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I UNDERSTAND
English Section

Tale of two cities at Warsaw's Jewish museum

13.09.2019 07:40
An exhibition focusing on the Polish city of Gdynia and the Israeli city of Tel Aviv has opened at the Museum of the History of Polish Jews in Warsaw.
Gdynia and Tel Aviv: miles apart but curiously similar?
Gdynia and Tel Aviv: miles apart but curiously similar? Image: polin.pl

Though some 3,000 kilometers apart, the Polish Baltic port and the Israeli city have much in common.

As the museum writes on its website, “both were erected in the early decades of the 20th century as seaports—gates to the world, elegant summer resorts and pearls of Modernist architecture.”

The Gdynia and Tel Aviv exhibition features photographs, documents, posters and architectural models of the two cities’ most iconic buildings, documentary films showing the everyday life of their inhabitants, as well as works of art by contemporary Polish and Israeli artists.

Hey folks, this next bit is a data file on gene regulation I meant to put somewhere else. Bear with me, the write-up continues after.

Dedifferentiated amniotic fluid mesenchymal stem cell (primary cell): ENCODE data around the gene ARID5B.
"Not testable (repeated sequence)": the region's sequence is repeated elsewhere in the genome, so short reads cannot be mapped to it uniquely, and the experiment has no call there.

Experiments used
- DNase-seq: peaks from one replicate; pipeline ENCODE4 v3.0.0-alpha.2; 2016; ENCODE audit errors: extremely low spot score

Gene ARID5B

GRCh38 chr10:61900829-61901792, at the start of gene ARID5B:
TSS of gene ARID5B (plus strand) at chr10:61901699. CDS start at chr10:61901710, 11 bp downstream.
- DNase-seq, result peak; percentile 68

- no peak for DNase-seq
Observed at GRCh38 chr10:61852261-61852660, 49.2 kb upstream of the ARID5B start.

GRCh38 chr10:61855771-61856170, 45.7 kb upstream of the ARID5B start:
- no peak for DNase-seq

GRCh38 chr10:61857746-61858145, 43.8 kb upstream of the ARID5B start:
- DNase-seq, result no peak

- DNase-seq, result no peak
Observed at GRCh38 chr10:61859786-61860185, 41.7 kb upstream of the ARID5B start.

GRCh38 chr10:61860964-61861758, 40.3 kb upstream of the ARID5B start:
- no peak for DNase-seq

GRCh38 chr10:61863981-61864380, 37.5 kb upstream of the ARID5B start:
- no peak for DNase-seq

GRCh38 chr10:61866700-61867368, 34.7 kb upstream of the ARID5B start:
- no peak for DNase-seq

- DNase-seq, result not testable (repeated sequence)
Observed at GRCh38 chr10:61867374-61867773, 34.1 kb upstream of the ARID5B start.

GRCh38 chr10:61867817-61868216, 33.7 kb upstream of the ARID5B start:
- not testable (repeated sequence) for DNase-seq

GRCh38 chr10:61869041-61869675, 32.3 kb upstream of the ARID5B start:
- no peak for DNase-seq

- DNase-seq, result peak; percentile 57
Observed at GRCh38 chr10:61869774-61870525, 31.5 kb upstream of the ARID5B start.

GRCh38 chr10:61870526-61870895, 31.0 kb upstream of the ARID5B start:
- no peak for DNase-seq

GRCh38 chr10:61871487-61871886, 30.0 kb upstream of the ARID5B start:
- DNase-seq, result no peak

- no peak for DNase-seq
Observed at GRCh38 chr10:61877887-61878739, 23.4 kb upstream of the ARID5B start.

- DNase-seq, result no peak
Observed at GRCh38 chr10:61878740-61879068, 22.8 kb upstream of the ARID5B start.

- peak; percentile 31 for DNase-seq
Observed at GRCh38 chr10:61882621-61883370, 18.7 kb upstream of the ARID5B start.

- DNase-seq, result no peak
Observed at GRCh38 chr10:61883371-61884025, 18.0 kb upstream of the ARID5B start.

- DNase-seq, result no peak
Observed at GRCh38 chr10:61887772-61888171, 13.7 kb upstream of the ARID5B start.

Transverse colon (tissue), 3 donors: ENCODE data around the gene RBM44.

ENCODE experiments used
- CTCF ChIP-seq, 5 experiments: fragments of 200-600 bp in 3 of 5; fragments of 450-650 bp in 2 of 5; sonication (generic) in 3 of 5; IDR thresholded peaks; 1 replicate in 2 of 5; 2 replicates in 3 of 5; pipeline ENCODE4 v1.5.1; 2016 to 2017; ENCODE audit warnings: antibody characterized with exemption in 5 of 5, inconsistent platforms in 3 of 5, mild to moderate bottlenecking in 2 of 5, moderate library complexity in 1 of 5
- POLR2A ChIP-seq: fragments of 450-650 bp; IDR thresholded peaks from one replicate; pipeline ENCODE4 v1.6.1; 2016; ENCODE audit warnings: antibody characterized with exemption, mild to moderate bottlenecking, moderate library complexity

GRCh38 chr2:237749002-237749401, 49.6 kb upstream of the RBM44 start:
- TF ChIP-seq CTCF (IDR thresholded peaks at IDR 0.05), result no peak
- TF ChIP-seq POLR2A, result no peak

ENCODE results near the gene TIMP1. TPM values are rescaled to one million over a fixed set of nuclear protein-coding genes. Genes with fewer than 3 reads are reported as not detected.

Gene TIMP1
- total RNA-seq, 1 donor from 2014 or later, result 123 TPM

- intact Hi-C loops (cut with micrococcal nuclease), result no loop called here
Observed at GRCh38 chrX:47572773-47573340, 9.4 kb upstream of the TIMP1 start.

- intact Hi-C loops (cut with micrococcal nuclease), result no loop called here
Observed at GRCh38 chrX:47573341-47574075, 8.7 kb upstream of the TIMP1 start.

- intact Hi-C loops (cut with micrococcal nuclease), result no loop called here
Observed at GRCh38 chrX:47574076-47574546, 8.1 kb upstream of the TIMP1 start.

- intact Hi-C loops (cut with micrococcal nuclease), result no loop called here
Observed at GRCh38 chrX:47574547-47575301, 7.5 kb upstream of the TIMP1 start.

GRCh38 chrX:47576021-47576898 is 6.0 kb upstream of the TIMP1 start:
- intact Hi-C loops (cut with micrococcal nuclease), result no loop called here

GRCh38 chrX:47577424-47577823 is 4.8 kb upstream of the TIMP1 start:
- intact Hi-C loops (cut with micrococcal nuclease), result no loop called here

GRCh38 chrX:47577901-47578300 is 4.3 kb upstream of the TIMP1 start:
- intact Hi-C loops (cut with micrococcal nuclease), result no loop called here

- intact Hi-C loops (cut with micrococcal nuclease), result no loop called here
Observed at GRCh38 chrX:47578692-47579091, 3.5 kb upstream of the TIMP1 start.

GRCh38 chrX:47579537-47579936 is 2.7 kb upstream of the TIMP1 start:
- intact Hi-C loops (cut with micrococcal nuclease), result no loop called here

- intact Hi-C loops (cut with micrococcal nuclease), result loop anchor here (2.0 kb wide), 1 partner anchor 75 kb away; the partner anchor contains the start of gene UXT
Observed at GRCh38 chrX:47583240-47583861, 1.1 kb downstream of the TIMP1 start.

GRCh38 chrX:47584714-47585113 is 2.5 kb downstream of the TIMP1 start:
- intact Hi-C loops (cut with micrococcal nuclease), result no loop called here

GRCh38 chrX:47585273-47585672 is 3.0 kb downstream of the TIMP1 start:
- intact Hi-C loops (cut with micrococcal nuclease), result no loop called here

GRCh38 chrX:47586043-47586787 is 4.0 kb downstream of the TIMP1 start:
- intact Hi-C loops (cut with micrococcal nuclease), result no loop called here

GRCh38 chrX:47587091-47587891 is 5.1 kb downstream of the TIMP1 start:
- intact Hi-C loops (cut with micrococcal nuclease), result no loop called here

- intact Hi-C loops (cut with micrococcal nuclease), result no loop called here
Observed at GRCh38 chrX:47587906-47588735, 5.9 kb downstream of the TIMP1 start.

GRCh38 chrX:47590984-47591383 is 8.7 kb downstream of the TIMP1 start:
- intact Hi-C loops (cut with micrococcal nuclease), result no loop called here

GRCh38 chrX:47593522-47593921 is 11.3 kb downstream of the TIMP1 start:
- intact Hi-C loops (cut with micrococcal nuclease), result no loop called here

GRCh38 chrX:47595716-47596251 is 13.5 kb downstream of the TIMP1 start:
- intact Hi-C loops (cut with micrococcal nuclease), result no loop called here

Gdynia, founded in 1929, and Tel Aviv, established in 1909, played similar roles in the history of their countries.

Gdynia represented the dreams and aspirations of a newly independent Polish state, while Tel Aviv embodied the determination of the Jewish nation to establish a new home in Palestine.

Gdynia was designed to be Poland’s gate to the world, while Tel Aviv was intended to become the first Hebrew city, an entrance gate for the tens of thousands of immigrants flocking in with the aim of building the future Jewish state.

The head of Poland’s Jewish Historical Institute Association, Piotr Wiślicki, has described the exhibition as a bridge between Jews and Poles, adding that the POLIN Museum of the History of Polish Jews is “a great ambassador of Polish-Jewish dialogue.”

The exhibition, which runs until February 3, has been produced in cooperation with the Gdynia City Museum, under the auspices of the mayors of Gdynia and Tel Aviv as well as the Israeli embassy in Warsaw.

(mk/gs)